Parents are important in education. I see that a lot, and I buy into it. The argument is made again yesterday by Daniel Akst in the Wall Street Journal. Akst repeats a common theme within that story — that kids spend too much time with TV, video games and computers. Personally I think that part of the story is old and tired.
Let’s talk about some kids who spent too much time with computers. How about Bill Gates? He spent so much time with computers that he dropped out of college. Harvard no less. Think what he could have become if he had only stayed in school. From that generation you can include Paul Allen, Steve Jobs, and Steve Wozniak. And in modern times, take a look at Mark Zuckerberg. He started Facebook when he was only 19 years old, so it’s safe to say he’d spent a lot of time with computers when he was younger. I’m betting Larry Page and Sergey Brin also wasted time with computers during their teens and maybe earlier.
For those who don’t know, the above individuals are all billionaires from the computer industry – Microsoft, Apple and Google. Someone could research this and come up with a much longer list I suppose. I don’t get to be on that kind of list, but I watched an awful lot of TV, played a lot of videogames, and wasted time on computers when I was young. And of course there was all that Dungeons & Dragons and similar games. That stuff was supposed to be bad for you back then too. I remember writing programs in BASIC and playing the video game Artillery on a Commodore 4K Pet in middle school (grades 6-8). My video game addiction persisted until my late 20s, playing Doom in law school for endless hours. In between there were many quarters wasted on Space Invaders, Pac-Man, Missile Command, Galaxian, Defender, and the list goes on and on. For my 40th birthday I bought myself a PlayStation 3. Life has caught up to me and I rarely have time to use it, less than an hour a month. I even bought the new Grand Theft Auto – and now I’m worried because I don’t see what’s so great about it. Have I lost my connection to the world of video games?
Akst says kids average 3 hours a day of television – “way too much for any good student.” Ahem. I watched more. With HBO, I managed to watch movies like Stripes and Animal House 50 times each. There were cartoons, sitcoms, soap operas with my mom and sports with my dad. Despite all of this parental abuse, most people would say I did well in school.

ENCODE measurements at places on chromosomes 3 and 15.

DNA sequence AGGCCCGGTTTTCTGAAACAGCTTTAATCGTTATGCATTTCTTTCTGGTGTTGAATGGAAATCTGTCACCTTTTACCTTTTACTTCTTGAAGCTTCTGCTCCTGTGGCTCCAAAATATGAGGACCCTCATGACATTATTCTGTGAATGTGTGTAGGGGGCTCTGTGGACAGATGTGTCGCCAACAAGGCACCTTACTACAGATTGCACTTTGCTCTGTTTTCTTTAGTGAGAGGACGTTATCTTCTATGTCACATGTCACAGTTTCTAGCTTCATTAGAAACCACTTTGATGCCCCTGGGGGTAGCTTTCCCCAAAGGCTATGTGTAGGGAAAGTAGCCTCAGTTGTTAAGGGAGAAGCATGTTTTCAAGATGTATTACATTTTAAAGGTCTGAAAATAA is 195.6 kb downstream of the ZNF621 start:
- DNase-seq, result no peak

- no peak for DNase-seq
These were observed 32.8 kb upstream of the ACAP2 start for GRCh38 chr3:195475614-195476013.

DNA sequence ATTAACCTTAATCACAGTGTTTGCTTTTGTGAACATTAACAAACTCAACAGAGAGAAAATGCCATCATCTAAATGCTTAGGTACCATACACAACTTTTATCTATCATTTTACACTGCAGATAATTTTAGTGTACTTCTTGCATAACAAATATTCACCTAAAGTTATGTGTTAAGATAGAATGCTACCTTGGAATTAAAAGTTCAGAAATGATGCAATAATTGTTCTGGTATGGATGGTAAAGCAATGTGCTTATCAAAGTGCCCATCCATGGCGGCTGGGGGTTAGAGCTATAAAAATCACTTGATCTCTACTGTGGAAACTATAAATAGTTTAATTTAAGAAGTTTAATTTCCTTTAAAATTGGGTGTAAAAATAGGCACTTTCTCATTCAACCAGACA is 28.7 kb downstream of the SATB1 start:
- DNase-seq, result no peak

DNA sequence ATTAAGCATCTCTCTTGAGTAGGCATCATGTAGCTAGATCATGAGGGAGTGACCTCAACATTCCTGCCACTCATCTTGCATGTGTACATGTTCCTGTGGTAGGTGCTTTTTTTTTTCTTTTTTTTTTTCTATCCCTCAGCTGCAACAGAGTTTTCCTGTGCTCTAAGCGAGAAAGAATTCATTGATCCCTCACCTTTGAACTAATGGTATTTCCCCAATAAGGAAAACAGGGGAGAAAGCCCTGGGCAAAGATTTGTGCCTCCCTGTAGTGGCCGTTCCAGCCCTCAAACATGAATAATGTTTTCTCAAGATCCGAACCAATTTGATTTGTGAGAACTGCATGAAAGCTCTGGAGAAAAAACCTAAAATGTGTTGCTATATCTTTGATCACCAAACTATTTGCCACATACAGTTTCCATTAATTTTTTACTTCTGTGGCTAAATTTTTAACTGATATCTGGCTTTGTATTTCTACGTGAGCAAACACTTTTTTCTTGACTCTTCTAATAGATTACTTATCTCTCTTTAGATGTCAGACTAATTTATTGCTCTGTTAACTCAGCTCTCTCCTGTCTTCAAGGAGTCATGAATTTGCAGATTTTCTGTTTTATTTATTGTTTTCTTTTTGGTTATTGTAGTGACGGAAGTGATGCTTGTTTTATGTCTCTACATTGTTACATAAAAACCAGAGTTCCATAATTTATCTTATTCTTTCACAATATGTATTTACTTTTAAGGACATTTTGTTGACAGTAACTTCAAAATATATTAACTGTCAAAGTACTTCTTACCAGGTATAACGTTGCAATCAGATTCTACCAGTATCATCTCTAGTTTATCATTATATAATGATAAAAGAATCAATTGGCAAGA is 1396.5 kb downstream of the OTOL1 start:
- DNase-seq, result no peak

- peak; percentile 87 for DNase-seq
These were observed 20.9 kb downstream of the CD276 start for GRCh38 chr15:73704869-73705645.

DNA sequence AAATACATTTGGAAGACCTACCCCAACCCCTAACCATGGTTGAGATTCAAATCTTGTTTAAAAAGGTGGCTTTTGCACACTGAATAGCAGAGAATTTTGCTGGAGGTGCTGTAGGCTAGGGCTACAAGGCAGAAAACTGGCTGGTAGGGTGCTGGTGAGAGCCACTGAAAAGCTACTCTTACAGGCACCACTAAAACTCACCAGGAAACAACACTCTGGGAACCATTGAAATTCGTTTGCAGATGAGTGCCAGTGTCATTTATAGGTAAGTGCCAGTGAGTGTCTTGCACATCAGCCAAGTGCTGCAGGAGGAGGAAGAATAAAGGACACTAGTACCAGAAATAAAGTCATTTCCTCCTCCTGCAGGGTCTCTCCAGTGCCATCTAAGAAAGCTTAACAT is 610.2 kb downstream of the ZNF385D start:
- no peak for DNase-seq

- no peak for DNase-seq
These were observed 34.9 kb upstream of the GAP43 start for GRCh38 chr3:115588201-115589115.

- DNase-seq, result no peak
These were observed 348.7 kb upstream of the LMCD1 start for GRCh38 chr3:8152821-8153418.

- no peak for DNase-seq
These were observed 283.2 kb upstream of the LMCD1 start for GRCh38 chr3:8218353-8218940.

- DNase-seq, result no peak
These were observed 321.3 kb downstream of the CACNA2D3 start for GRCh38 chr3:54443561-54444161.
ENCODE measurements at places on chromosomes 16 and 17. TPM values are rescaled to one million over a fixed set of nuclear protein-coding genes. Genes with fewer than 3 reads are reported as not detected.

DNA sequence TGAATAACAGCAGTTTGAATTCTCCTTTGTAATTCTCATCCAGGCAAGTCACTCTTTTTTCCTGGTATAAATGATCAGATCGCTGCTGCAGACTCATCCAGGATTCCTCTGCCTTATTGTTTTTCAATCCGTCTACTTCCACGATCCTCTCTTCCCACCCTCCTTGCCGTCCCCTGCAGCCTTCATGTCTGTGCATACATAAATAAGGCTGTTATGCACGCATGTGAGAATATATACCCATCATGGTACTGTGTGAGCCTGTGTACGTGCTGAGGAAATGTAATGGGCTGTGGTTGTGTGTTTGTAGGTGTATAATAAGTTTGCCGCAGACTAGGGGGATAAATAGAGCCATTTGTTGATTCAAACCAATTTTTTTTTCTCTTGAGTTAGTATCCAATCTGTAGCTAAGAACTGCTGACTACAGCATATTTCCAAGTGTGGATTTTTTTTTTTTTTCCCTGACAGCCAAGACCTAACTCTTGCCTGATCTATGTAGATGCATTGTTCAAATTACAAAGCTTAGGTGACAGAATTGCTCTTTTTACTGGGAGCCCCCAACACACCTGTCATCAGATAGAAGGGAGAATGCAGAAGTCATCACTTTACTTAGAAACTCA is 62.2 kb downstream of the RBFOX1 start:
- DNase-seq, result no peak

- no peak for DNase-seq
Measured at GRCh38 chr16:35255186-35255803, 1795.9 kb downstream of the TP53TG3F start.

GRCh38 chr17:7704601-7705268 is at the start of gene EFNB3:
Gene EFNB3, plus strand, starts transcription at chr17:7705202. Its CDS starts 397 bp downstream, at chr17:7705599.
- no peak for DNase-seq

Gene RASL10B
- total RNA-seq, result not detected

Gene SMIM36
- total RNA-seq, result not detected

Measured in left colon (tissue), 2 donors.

Come to think of it, my brother and I drank loads of Coke and ate like crap too. Mom would make us “English Muffin Pizzas” – thick slices of Velveeta cheese on top of bacon and tomato on half a muffin. The tomato was good for us I guess. Once, when he was in college and I was in high school, the two of us went to Pizza Hut and split a large Pan Pizza filled with toppings, and we each had a pitcher of Coke. Heavens!
The quantity of these “bad things” isn’t what matters. Akst says parents matter and I agree with that. What matters is whether parents care about their kids. Our parents always supported us. They paid attention. They listened. They taught. They yelled too. If we had a problem (like that 62 I got one quarter in 9th grade Social Studies) they worked with us to figure out what was wrong and help us do better. They were far from perfect, but they tried. I’m not sure exactly how they did it, but they made sure we knew education was important, and that they expected us to do well. We knew we were going to college. It wasn’t a question.
Our father passed long ago, but our mother is still tremendously supportive. She is hard-wired to believe we are good kids and she keeps helping us, even now as we find ourselves helping her more. I’d even have to say siblings matter. My brother was a huge help when I was growing up. Sure we fought some, and it took me until after college to recognize how good of a brother he’s been, but he also helped in so many ways.
Getting back to computers, we have to get past the idea that computers are bad for kids. It might be what they do with computers. My brother and I both learned to program computers. That has proven to be quite valuable to both of us. Video games, despite their bad rap, help kids develop problem solving skills including persistence.
I have had a few clients in their late teens who are good with computers and web programming. One stands out in my mind. He has the skills to make $50/hour easily, and perhaps more, but he was determined to go to college anyway. The value of education had been instilled in him.
TV is a tough one. We try to limit our kids time with the TV too, although we’re not that great with it. I’d say it matters if they watch educational TV instead of junk, but I watched an awful lot of junk. I’m a bit ambivalent about it as a parent. Sometimes I think they watch too much. But I watched so much more as a kid. More important, we spend quality time with our kids. And not just us. We’re lucky to have three grandparents close by who spend time with them as well.